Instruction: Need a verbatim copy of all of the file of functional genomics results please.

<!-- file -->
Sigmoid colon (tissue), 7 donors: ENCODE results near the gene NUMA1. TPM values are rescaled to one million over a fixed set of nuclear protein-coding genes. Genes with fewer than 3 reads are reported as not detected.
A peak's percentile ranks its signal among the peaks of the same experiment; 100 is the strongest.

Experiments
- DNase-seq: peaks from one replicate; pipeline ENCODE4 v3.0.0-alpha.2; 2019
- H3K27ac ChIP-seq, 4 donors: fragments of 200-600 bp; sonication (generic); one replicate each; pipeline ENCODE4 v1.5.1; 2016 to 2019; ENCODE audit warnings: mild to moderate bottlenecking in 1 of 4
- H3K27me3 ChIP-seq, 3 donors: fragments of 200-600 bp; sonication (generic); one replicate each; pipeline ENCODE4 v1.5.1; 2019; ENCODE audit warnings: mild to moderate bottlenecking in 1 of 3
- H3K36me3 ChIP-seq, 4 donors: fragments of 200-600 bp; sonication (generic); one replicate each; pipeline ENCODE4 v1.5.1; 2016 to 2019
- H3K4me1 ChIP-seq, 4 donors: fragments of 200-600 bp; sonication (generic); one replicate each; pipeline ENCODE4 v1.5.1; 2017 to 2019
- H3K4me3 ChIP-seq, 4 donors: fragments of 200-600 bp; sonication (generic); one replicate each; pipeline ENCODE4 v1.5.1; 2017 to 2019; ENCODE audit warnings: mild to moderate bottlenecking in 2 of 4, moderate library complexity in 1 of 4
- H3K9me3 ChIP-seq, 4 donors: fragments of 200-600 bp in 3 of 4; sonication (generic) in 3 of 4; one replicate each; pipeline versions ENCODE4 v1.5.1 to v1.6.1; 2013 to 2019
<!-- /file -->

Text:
Sigmoid colon (tissue), 7 donors: ENCODE results near the gene NUMA1. TPM values are rescaled to one million over a fixed set of nuclear protein-coding genes. Genes with fewer than 3 reads are reported as not detected.
A peak's percentile ranks its signal among the peaks of the same experiment; 100 is the strongest.

Experiments
- DNase-seq: peaks from one replicate; pipeline ENCODE4 v3.0.0-alpha.2; 2019
- H3K27ac ChIP-seq, 4 donors: fragments of 200-600 bp; sonication (generic); one replicate each; pipeline ENCODE4 v1.5.1; 2016 to 2019; ENCODE audit warnings: mild to moderate bottlenecking in 1 of 4
- H3K27me3 ChIP-seq, 3 donors: fragments of 200-600 bp; sonication (generic); one replicate each; pipeline ENCODE4 v1.5.1; 2019; ENCODE audit warnings: mild to moderate bottlenecking in 1 of 3
- H3K36me3 ChIP-seq, 4 donors: fragments of 200-600 bp; sonication (generic); one replicate each; pipeline ENCODE4 v1.5.1; 2016 to 2019
- H3K4me1 ChIP-seq, 4 donors: fragments of 200-600 bp; sonication (generic); one replicate each; pipeline ENCODE4 v1.5.1; 2017 to 2019
- H3K4me3 ChIP-seq, 4 donors: fragments of 200-600 bp; sonication (generic); one replicate each; pipeline ENCODE4 v1.5.1; 2017 to 2019; ENCODE audit warnings: mild to moderate bottlenecking in 2 of 4, moderate library complexity in 1 of 4
- H3K9me3 ChIP-seq, 4 donors: fragments of 200-600 bp in 3 of 4; sonication (generic) in 3 of 4; one replicate each; pipeline versions ENCODE4 v1.5.1 to v1.6.1; 2013 to 2019